When I was in kindergarten, the school bus didn’t go where I lived. It would stop in the curve on the red dirt road where the massive old cedar tree stood. My brother and I would get off the bus and start walking the quarter mile white dirt road to Nanny and Granddaddy’s. Their small brick house stood at the end of the white dirt road, hidden by a thick screen of trees that bordered broad fields of tall tobacco.
I liked to take my shoes off as long as the weather was warm enough. In the first few weeks of the school year, it was still the tail end of summer, and more than warm enough to walk barefooted through the sand. The bottom half of the tobacco stalks were stripped bare, and the top leaves were beginning to show yellow around the edges in the late August sunshine. They’d be ready to prime soon, and that meant the first barns would be coming out to go to market and make room.
Granddaddy was always a little on edge when those first barns came out. A lot of the season would depend on just how well and how evenly the tobacco had cured, and that would dictate what kind of bids came in at the market. Usually he was worried about nothing, though, since his tobacco was routinely some of the best offered. He was an old-school type who believed no matter what you were doing, you did it to the best of your ability. And it showed in every single thing he did.
Sometimes we’d be almost home and hear the puttering sound of the old Massey Ferguson tractor behind us. Granddaddy would slow enough for us to climb on the back and hold onto the swing arms. Sometimes, though, I would jump off just to get to finish the walk.
I always enjoyed those few minutes on the road alone. I got to see so much and learn so much. I got to know the tracks of all the animals that used the road, from the deer to the dogs to the rabbits and bobcats. I could even tell the difference in the tracks of a beetle and a lizard, which are closer to each other than you might think in loose sand.
But the most exciting ones were the tracks of the snakes. I don’t know why, really, but I was fascinated with snakes, even then. And I used to love picking out the faint, difficult to decipher S-shaped tracks whenever I could. It was typically only the largest snakes that would make tracks clear enough to see, and we had some huge snakes on our land. Black rat snakes routinely reached six or seven feet.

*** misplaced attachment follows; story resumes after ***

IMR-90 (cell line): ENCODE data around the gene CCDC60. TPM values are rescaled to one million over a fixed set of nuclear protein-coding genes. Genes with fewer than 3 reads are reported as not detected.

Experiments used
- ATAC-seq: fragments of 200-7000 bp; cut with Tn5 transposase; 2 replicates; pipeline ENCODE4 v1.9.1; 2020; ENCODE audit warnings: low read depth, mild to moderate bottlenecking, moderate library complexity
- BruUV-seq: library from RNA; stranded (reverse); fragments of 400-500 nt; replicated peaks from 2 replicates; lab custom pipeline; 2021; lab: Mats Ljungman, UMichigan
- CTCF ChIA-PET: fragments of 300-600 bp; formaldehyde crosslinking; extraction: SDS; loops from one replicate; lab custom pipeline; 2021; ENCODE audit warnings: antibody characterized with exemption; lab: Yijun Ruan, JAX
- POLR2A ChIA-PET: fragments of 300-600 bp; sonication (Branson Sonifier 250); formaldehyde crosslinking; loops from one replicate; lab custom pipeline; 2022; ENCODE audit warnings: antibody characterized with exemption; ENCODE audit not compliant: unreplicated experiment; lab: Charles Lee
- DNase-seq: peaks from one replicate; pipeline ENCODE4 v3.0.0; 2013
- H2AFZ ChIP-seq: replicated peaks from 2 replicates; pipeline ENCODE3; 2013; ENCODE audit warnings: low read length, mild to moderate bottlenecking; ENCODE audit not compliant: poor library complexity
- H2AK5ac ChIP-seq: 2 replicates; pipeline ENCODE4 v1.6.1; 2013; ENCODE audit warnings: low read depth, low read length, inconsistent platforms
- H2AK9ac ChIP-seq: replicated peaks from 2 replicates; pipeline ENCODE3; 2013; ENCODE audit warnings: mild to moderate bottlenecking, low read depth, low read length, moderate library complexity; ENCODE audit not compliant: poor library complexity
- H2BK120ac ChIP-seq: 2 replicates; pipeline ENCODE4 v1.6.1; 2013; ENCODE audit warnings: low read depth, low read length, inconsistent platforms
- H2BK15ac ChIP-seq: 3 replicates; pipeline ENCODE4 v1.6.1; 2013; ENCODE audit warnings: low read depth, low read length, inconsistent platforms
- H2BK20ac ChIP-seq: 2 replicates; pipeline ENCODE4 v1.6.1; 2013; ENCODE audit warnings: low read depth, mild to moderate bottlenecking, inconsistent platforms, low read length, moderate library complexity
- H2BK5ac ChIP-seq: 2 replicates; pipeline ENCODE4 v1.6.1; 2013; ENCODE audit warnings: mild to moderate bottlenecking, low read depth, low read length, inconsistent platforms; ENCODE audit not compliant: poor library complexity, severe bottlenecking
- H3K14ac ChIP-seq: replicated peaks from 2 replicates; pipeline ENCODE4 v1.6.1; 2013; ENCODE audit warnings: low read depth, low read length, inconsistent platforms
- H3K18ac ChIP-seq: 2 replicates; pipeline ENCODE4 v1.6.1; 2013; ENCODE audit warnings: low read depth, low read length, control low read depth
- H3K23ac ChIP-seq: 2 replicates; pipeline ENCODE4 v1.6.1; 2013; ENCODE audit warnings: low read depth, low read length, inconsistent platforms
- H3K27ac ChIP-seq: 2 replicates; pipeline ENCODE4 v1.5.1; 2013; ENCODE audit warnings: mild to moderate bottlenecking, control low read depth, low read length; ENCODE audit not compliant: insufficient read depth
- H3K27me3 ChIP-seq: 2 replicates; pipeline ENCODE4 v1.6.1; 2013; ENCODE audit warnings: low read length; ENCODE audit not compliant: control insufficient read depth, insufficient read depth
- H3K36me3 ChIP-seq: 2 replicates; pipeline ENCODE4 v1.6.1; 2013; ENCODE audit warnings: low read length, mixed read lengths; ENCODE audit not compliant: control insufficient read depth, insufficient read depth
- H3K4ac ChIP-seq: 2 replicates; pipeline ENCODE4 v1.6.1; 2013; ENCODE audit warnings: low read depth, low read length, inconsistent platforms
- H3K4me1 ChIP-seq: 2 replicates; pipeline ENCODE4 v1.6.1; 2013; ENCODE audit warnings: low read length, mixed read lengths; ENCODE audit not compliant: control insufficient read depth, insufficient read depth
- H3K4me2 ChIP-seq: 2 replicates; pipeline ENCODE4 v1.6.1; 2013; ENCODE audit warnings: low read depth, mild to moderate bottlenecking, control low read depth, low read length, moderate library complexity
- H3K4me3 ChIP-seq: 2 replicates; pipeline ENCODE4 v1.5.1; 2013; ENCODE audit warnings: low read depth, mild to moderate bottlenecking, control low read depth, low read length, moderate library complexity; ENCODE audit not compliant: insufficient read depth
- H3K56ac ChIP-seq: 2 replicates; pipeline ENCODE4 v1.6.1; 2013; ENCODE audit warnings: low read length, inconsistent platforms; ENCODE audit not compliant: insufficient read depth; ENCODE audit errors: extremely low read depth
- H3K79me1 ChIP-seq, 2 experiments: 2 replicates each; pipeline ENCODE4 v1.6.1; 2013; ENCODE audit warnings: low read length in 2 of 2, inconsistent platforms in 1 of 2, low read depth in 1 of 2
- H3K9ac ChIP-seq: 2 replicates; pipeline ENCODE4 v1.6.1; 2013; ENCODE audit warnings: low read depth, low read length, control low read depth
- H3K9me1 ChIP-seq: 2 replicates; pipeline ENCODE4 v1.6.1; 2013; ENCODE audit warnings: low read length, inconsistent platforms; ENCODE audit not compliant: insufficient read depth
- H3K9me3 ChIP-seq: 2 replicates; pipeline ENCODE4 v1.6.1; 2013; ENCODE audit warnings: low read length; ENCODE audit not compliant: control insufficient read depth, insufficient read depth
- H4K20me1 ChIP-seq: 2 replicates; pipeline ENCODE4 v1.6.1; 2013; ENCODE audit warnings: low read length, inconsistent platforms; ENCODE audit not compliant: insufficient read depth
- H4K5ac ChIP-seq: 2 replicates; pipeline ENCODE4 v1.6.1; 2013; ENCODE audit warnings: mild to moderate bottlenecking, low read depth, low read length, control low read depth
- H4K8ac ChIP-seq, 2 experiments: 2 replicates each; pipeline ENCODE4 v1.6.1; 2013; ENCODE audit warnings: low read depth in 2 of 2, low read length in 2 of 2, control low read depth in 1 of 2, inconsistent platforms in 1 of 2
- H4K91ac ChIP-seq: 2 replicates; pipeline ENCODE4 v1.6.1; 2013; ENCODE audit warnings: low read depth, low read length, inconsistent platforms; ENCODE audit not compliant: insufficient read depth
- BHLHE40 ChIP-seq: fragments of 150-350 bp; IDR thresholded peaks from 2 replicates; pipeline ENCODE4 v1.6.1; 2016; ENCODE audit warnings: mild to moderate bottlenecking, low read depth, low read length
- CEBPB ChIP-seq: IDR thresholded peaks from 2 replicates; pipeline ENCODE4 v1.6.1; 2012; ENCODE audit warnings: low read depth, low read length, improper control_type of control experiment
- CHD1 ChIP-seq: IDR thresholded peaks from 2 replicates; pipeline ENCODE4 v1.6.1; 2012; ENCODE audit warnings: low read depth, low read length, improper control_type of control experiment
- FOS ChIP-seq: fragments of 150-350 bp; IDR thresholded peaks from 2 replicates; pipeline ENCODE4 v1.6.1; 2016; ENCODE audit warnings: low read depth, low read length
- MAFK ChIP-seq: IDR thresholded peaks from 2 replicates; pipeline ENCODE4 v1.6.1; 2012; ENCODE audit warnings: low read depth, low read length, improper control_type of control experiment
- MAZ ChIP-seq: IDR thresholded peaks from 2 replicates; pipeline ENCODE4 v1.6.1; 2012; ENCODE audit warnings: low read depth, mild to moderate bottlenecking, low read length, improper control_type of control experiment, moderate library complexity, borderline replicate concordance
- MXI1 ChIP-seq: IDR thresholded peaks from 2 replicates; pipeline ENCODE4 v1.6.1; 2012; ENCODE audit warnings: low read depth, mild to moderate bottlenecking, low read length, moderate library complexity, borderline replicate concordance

On those walks, I found four wild plum trees that bear some of the sweetest fruit I’ve ever tasted. Three of the trees have red plums and one has golden ones, and the taste is just a touch different between the two varieties. They are small, about the size of large grapes, and the fruit doesn’t last long once it’s ripe. But it is delicious during that brief window before it sours.
I looked forward to walking that road every day, and hated to see it rain. As I got older, we moved away from Nanny and Granddaddy’s. There were still some times that I would ride the bus to their house for a few years after the move, but pretty soon that stopped as well. Once I was able to drive, I didn’t have much need to walk the road anymore, and I think I slowly forgot what it felt like to have that sand between my toes.
We all have that one place in our lives that as soon as we see it, we feel at peace. That deep and abiding sense of belonging comes over us that only exists when we are in direct contact with our roots. A thousand other places may be our home before we die, but that’s the one place that will always be where we came from.
And for me, there will always be a dirt road home.